There once was a time when Putin presented Russia as an alternative form of modernity, one that didn't have to be western-driven. His popularity in Russia--genuine, in many instances--derives from the fact that he has been able to create a more stable society, something that even democratically-minded Russians appreciated after the chaos and economic privation of the Gorbachev and Yeltsin years. 

Putin, like many rulers before him, has dedicated himself to modernizing his country in every way but one: politically. Over the past twenty-odd years, Russians have become much more prosperous, better-traveled, and more worldly than they were in the 1990s. Public infrastructure in Russia--and not only in the capital cities--is exponentially better than it was when Putin came into office. The country's health care system, which was in tatters in the 1990s, actually provides quality service to many people now. Life is a lot better in Russia, from a material perspective, and probably from a mental-health perspective as well. 

The thinking, of course, is that all of these improvements to people's lives will just make them grateful to their leaders. And sure, that's something that happens. But all of these improvements also tend to increase people's expectations and, eventually, their demands as well. 

Russia in 1905: Not everyone was just
grateful for the changes Nicholas II had brought 
In the 1890s, Russia had one of the fastest-growing economies in the world. The regime of Nicholas II attracted a great amount of foreign investment, infrastructure improved greatly, the factories of fast-growing industrial cities in the western regions of the empire attracted hundreds of thousands of peasants from the countryside. 

Workers' dormitory in pre-revolutionary Russia
People's lives changed dramatically, and their demands grew--as did the population density of St. Petersburg and other cities that would later rise up against the regime. Whereas at the beginning of the 20th century Russia appeared, to foreign eyes, to be one of the most stable countries in the world, within five years the imperial government would be pushed to the brink of collapse during the revolution of 1905. 

Iran under the Shah is another example of this type of regime. Following the nationalization of the oil industry in the 1960s and spikes in the price of petroleum in the 60s and 70s, the regime in Tehran was flush with cash. The Shah's family stole a lot of that money, but oil revenue was also, at times, spent on things like roads, hospitals, and scholarships for young Iranians to go study engineering in France and the United States.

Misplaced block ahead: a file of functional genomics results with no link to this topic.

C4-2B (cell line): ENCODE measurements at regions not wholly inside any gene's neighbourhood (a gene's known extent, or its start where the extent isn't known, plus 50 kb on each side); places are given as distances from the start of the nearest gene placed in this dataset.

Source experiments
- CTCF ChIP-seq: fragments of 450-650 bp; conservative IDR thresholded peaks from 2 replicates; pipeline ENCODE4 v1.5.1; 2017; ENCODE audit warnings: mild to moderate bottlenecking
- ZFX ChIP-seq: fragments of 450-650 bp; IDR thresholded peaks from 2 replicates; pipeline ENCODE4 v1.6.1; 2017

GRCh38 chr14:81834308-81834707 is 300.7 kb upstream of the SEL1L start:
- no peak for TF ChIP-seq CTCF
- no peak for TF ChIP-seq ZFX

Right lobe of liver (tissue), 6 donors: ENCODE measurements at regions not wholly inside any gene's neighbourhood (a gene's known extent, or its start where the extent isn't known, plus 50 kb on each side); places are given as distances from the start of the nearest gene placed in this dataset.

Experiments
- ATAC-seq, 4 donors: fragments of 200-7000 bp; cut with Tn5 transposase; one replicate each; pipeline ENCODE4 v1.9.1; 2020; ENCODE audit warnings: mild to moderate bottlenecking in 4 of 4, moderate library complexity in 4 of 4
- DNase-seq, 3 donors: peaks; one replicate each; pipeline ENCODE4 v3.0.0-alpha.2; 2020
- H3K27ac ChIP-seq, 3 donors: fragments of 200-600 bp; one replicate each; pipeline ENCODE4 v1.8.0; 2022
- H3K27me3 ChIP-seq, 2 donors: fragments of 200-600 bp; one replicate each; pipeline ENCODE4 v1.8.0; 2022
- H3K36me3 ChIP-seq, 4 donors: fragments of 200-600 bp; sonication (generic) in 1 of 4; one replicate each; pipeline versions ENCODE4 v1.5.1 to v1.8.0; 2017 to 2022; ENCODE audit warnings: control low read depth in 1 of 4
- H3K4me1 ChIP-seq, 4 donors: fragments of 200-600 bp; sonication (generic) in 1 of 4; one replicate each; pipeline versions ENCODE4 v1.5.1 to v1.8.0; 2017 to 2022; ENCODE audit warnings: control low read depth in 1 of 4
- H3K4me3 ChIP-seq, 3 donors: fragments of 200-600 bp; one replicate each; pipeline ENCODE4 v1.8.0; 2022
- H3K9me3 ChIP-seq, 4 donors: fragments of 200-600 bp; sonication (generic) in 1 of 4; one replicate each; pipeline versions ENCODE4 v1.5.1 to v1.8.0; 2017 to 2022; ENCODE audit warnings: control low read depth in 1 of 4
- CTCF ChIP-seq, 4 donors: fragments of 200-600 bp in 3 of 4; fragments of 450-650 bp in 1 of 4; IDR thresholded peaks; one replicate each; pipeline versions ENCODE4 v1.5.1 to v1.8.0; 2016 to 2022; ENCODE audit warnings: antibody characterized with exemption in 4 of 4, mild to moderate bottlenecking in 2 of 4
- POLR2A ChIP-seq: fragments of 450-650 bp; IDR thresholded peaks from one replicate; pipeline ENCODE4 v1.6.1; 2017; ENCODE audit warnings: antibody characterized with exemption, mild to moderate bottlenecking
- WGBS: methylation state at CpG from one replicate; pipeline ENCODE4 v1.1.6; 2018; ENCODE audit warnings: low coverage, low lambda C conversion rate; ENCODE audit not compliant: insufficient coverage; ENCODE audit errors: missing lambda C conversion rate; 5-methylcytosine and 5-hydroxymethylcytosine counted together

Did Iranians--who had become more worldly and better-educated than any previous generation in their country--just sit back and feel grateful to the Shah for investing in the social transformation of their society? Of course not. Their demands grew. The Shah had created his own opposition

The opposition to Putin in Russia is not large. It seems to be composed mainly of middle-class types in Moscow and St. Petersburg, and to some extent in other cities. Some people in the opposition come from a tradition of dissidence, but many others who are critical of Putin today are, in part, a product of the stability and development that the last two decades under Putin have brought to Russia. 

That's always been part of the deal: Russians gave up, bit by bit, many of the democratic liberties that had developed under Gorbachev and Yeltsin. In exchange, they--some of them-- have become more prosperous, better-traveled, and more worldly. 

Contrary to whatever stereotypes people might have, it's not as if Russians simply love authoritarian leaders. They put up with Putin because he has managed to provide for them. So, what happens when someone who has staked his reputation upon competence, stability, and prosperity leads his country into economic turmoil and a military quagmire? What happens when a self-styled modernizer cuts off information from the rest of the world? Russians didn't sign up to live in North Korea, or Kazakhstan. No wonder the Kremlin is terrified of its own citizens learning that their country is actually fighting a "war," and not a "special military operation." Increasingly, the Russian president is starting to look like nothing more than a malevolent bungler. 


One last point, however, one that supersedes everything: we are, after all, at just the beginning of this. Remember what things were like when we were only one week into the pandemic? A lot changed over time, and that will be the case with this as well. 


Also see: 

More Thoughts Re Ukraine and NATO

The USA: NATO's Weakest Link?

Brown Trouser Time

Looking for the Long-Term in Putin's Moves

Moscow Recognizes Two Breakaway Republics: Why do this?


Are you a Turk across empires? Order a copy today, then get another one for your library.